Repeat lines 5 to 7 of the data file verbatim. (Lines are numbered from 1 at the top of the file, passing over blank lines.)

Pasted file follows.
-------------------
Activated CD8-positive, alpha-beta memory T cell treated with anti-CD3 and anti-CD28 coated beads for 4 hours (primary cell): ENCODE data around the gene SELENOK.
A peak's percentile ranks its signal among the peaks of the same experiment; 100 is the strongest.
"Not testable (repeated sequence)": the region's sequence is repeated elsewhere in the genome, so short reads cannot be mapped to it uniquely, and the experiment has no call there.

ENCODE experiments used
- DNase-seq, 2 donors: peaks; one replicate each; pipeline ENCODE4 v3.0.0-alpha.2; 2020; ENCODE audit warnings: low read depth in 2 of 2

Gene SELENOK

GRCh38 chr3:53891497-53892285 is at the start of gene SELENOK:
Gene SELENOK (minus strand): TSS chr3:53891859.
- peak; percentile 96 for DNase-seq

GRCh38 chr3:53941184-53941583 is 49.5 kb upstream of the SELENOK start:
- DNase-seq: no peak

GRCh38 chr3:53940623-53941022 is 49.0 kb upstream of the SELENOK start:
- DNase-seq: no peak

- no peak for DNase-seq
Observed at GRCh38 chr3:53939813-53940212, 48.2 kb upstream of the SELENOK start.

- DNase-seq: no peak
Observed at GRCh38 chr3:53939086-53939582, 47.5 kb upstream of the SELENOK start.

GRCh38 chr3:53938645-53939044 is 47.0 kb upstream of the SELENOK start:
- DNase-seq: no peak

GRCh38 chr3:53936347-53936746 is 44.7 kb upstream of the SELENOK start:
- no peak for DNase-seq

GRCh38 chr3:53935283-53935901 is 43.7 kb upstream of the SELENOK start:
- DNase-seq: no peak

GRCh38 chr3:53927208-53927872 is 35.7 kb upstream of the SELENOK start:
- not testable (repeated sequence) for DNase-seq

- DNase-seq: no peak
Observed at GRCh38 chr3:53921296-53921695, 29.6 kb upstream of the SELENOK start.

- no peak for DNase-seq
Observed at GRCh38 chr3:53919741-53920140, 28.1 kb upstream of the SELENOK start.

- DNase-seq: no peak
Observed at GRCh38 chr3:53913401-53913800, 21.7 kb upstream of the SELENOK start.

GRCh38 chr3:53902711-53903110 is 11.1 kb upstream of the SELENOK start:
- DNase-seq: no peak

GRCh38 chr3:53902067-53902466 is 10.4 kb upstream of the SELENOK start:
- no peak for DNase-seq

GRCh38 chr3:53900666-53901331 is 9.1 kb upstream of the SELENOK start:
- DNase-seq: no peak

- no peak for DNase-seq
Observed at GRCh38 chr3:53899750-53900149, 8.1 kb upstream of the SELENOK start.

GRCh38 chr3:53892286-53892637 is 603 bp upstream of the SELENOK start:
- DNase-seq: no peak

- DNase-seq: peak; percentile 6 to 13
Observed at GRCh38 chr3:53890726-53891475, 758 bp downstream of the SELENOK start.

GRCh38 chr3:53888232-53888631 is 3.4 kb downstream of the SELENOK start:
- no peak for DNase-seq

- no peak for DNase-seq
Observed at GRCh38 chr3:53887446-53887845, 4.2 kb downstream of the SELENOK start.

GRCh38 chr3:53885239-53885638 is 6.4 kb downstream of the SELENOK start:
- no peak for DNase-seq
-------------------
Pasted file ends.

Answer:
- DNase-seq, 2 donors: peaks; one replicate each; pipeline ENCODE4 v3.0.0-alpha.2; 2020; ENCODE audit warnings: low read depth in 2 of 2

Gene SELENOK

GRCh38 chr3:53891497-53892285 is at the start of gene SELENOK: